laser owing to its high success rates, patient satisfaction, and low side-effect profile.

Emerging therapies 5-fluorouracil 5-FU is a pyrimidine analogue that is used as an antimetabolite in cancer chemotherapy54

. 5-FU is

converted intracellularly to its active version, which is suggested to directly increase fibroblast apoptosis by inhibiting DNA synthesis in preferentially rapidly proliferating and metabolising cells89, 90 Fitzpatrick91

. In 1999, was the first to report on using 5-FU to

effectively reduce scarring, administering more than 5000 injections to more than 1000 patients in his 9-year experience. Ever since, the use of intralesional 5-FU in combination or as a sole agent for the treatment of keloids has been shown to be effective. In a prospective, randomised trial including 28 consecutive patients with keloids of varying size and duration, weekly intralesional 5-FU injections (50 mg/mL) for 12 weeks resulted in a reduction in scar size of at least 50% in the majority of the patients, with no patients showing a failure to therapy or recurrence of symptoms within the follow-up period of 24 months92

. Side-effects included pain, ulceration, and a

burning sensation. Blood count monitoring for anaemia, leukopoenia and thrombocytopoenia is recommended. Therapy in pregnant women or patients with bone marrow suppression should be avoided. Intralesional 5-FU treatment has also been used for the

treatment of inflamed hypertrophic scars and appears to be both effective and safe91

and Wu94 . Most studies use the

high-dose version of 5-FU therapy (40–50 mg/ml), aiming to destroy the keloid. In 2006, Liu93

promoted a

‘low-dose’ therapy using 1.4–3.5 mg/ml 5-FU in 35 patients with 51 keloids. In 2008 and 2009, the same group could demonstrate the effectiveness of this therapy in 83 patients with a total of 166 keloids on the ear95

. The author

is following a similar dosing regimen with very good results and a minimal side-effect profile.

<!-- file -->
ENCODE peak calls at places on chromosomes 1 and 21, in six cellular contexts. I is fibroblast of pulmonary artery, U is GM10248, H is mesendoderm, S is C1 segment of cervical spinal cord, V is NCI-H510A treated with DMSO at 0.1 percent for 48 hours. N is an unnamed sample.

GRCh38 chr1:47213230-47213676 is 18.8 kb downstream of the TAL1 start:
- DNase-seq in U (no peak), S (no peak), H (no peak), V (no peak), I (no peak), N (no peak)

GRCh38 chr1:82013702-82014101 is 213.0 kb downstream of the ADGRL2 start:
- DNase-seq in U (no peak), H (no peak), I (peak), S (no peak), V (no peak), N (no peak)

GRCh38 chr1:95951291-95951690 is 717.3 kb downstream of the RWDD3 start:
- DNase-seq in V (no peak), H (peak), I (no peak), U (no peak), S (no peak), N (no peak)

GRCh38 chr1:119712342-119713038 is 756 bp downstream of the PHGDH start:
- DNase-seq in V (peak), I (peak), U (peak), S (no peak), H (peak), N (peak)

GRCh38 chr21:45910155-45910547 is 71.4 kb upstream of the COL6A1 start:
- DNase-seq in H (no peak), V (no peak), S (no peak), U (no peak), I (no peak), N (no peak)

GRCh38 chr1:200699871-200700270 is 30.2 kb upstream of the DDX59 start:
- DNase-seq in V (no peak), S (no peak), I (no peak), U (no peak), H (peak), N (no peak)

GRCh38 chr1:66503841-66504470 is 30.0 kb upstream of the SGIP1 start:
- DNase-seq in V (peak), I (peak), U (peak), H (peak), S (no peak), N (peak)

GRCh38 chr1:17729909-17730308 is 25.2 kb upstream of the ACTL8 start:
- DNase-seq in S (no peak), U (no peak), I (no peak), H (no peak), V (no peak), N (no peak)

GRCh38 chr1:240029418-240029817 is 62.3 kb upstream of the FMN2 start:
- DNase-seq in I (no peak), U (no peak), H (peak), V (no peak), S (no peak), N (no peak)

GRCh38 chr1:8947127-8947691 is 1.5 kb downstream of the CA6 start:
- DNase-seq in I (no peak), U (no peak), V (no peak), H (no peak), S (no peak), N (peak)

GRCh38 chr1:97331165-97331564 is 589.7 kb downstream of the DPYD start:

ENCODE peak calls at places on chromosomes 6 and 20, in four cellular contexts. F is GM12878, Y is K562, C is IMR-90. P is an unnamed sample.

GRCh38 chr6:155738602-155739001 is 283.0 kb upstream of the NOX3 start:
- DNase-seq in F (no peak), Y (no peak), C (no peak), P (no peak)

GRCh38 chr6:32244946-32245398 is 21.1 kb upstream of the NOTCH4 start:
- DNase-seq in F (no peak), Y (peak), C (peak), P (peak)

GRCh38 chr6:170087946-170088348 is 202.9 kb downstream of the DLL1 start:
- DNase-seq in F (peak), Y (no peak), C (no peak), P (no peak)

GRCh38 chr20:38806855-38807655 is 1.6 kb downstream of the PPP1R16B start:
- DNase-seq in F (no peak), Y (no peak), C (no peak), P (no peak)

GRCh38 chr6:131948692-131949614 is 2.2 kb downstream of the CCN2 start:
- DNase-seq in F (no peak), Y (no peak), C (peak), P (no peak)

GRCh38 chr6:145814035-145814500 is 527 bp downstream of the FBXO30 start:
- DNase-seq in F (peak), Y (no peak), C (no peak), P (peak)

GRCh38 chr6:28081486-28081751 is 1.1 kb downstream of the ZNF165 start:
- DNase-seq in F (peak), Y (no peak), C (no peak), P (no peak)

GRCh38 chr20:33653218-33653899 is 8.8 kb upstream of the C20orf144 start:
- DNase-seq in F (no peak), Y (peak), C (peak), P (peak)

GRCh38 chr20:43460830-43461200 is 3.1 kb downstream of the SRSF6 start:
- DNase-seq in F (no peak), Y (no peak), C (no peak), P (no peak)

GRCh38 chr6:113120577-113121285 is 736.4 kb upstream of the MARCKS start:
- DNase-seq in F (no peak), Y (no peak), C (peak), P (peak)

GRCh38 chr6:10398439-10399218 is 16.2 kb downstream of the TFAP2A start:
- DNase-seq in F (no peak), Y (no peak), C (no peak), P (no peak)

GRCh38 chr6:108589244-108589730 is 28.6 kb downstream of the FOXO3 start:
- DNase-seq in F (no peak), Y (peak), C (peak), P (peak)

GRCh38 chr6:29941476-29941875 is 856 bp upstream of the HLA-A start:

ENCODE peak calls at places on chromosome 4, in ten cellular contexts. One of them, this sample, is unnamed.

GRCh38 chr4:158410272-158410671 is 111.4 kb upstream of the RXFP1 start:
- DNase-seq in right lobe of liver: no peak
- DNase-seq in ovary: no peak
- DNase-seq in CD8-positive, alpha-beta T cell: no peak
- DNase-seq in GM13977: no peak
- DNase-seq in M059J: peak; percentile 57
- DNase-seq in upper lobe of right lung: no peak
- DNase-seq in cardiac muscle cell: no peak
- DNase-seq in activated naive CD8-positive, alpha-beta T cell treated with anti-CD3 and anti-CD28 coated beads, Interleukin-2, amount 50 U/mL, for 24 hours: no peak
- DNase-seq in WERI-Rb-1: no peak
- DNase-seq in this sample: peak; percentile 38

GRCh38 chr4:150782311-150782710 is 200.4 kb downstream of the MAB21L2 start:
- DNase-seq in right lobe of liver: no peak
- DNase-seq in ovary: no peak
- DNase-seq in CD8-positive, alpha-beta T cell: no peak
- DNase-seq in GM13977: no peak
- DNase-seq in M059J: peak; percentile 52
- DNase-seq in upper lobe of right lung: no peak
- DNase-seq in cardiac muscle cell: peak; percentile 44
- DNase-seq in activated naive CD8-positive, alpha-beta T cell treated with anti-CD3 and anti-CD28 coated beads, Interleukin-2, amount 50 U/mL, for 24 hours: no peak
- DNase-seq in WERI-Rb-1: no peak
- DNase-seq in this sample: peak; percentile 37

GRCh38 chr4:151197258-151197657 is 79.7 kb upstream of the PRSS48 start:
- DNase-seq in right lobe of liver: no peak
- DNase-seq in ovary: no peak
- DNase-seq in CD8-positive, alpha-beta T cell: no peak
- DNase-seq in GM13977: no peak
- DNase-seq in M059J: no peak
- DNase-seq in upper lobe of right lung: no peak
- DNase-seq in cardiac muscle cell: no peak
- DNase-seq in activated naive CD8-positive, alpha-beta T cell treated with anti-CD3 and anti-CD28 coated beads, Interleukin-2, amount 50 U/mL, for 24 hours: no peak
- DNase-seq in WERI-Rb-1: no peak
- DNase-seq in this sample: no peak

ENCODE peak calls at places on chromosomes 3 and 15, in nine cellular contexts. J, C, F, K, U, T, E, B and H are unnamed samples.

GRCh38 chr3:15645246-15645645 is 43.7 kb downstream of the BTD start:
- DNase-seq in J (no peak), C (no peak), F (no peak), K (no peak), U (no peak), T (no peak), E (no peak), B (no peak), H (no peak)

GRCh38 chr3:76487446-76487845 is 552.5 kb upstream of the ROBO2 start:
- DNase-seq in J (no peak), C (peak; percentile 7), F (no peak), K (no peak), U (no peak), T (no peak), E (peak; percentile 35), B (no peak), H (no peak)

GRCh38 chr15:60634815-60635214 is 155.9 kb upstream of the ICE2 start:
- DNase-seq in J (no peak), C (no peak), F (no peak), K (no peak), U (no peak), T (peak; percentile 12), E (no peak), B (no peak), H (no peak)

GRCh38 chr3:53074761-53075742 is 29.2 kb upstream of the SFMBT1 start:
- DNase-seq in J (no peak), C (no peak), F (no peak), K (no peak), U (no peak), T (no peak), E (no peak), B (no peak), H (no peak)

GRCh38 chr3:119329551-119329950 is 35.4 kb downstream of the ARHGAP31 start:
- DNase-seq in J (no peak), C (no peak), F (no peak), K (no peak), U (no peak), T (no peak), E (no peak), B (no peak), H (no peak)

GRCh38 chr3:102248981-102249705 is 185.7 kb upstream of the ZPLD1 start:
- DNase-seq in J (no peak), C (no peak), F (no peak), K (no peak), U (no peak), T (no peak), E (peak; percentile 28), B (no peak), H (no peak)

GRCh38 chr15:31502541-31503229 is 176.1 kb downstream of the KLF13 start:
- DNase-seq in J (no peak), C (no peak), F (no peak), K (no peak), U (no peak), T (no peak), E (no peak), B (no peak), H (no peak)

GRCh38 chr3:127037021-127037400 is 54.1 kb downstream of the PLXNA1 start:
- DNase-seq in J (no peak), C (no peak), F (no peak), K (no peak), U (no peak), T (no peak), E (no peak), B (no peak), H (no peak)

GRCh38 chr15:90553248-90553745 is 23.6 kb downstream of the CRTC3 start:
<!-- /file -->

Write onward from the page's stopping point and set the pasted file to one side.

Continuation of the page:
Bleomycin Bleomycin sulphate, another antineoplastic agent that was found to directly inhibit collagen synthesis via decreased stimulation by TGF-β196

for the reduction of scars in the mid-1990s97

, was first investigated . After

administering three to five intralesional injections of bleomycin within a 1-month period, the authors demonstrated complete regression in 69.4% of the keloids. Subsequent studies revealed similar results with significant improvement in hypertrophic scar and keloid height and pliability, as well as a reduction in erythema, pruritus, and pain96, 98, 99

. Occasionally, development of

Page 1  |  Page 2  |  Page 3  |  Page 4  |  Page 5  |  Page 6  |  Page 7  |  Page 8  |  Page 9  |  Page 10  |  Page 11  |  Page 12  |  Page 13  |  Page 14  |  Page 15  |  Page 16  |  Page 17  |  Page 18  |  Page 19  |  Page 20  |  Page 21  |  Page 22  |  Page 23  |  Page 24  |  Page 25  |  Page 26  |  Page 27  |  Page 28  |  Page 29  |  Page 30  |  Page 31  |  Page 32  |  Page 33  |  Page 34  |  Page 35  |  Page 36  |  Page 37  |  Page 38  |  Page 39  |  Page 40  |  Page 41  |  Page 42  |  Page 43  |  Page 44  |  Page 45  |  Page 46  |  Page 47  |  Page 48  |  Page 49  |  Page 50  |  Page 51  |  Page 52  |  Page 53  |  Page 54  |  Page 55  |  Page 56  |  Page 57  |  Page 58  |  Page 59  |  Page 60  |  Page 61  |  Page 62  |  Page 63  |  Page 64  |  Page 65  |  Page 66  |  Page 67  |  Page 68  |  Page 69  |  Page 70  |  Page 71  |  Page 72  |  Page 73  |  Page 74  |  Page 75  |  Page 76  |  Page 77  |  Page 78  |  Page 79  |  Page 80  |  Page 81  |  Page 82  |  Page 83  |  Page 84  |  Page 85  |  Page 86  |  Page 87  |  Page 88  |  Page 89  |  Page 90  |  Page 91  |  Page 92
Produced with Yudu -